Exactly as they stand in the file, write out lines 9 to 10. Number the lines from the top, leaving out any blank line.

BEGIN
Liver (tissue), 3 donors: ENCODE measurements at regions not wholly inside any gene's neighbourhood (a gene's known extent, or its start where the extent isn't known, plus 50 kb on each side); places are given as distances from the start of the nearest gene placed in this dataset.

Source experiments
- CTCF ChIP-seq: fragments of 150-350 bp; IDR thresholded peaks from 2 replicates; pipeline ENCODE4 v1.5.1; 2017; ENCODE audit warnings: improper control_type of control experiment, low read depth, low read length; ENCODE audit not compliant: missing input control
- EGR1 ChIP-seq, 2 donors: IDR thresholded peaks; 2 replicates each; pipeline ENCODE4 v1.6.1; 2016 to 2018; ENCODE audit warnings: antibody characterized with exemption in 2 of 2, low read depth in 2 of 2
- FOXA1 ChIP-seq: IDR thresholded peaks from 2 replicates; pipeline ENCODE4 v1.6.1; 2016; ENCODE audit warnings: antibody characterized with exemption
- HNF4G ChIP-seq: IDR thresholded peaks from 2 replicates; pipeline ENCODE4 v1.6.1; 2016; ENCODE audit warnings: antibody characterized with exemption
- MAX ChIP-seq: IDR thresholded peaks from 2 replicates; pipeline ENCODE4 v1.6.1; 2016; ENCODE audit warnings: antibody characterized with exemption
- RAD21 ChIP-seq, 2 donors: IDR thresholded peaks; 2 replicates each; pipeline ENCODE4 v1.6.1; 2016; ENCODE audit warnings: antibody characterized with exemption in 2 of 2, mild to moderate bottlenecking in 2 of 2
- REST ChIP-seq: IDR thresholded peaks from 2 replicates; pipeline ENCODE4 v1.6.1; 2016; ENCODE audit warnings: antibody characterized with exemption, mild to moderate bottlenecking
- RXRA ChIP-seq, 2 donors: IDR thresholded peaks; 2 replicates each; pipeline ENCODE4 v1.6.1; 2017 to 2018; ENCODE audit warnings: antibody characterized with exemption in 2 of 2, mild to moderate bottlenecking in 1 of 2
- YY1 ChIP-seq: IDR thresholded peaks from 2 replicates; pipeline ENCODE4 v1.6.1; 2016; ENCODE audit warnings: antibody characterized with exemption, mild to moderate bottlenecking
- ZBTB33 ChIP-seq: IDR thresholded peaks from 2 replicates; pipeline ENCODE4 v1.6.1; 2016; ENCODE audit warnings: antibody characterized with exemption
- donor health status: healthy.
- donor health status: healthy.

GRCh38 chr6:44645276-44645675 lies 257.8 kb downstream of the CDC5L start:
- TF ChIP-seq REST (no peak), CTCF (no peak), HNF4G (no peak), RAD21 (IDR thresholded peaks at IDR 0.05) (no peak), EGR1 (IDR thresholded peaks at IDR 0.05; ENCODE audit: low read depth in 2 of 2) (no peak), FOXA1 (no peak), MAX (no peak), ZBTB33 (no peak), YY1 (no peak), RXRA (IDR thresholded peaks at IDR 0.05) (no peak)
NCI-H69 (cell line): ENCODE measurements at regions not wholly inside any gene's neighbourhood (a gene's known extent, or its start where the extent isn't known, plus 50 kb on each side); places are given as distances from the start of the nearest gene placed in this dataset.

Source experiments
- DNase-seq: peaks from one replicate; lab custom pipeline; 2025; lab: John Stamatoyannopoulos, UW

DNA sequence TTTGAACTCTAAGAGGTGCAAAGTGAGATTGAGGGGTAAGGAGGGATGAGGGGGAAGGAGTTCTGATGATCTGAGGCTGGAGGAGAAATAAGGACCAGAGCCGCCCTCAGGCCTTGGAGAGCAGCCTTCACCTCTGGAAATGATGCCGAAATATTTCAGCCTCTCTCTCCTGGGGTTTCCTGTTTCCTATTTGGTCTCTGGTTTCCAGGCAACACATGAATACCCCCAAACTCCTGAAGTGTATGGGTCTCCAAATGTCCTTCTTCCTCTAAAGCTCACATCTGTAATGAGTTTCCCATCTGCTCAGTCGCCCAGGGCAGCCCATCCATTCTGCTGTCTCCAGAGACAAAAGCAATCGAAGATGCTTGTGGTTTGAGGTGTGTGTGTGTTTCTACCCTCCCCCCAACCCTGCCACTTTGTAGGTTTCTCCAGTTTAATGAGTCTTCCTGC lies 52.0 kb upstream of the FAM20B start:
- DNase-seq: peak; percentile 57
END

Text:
- REST ChIP-seq: IDR thresholded peaks from 2 replicates; pipeline ENCODE4 v1.6.1; 2016; ENCODE audit warnings: antibody characterized with exemption, mild to moderate bottlenecking
- RXRA ChIP-seq, 2 donors: IDR thresholded peaks; 2 replicates each; pipeline ENCODE4 v1.6.1; 2017 to 2018; ENCODE audit warnings: antibody characterized with exemption in 2 of 2, mild to moderate bottlenecking in 1 of 2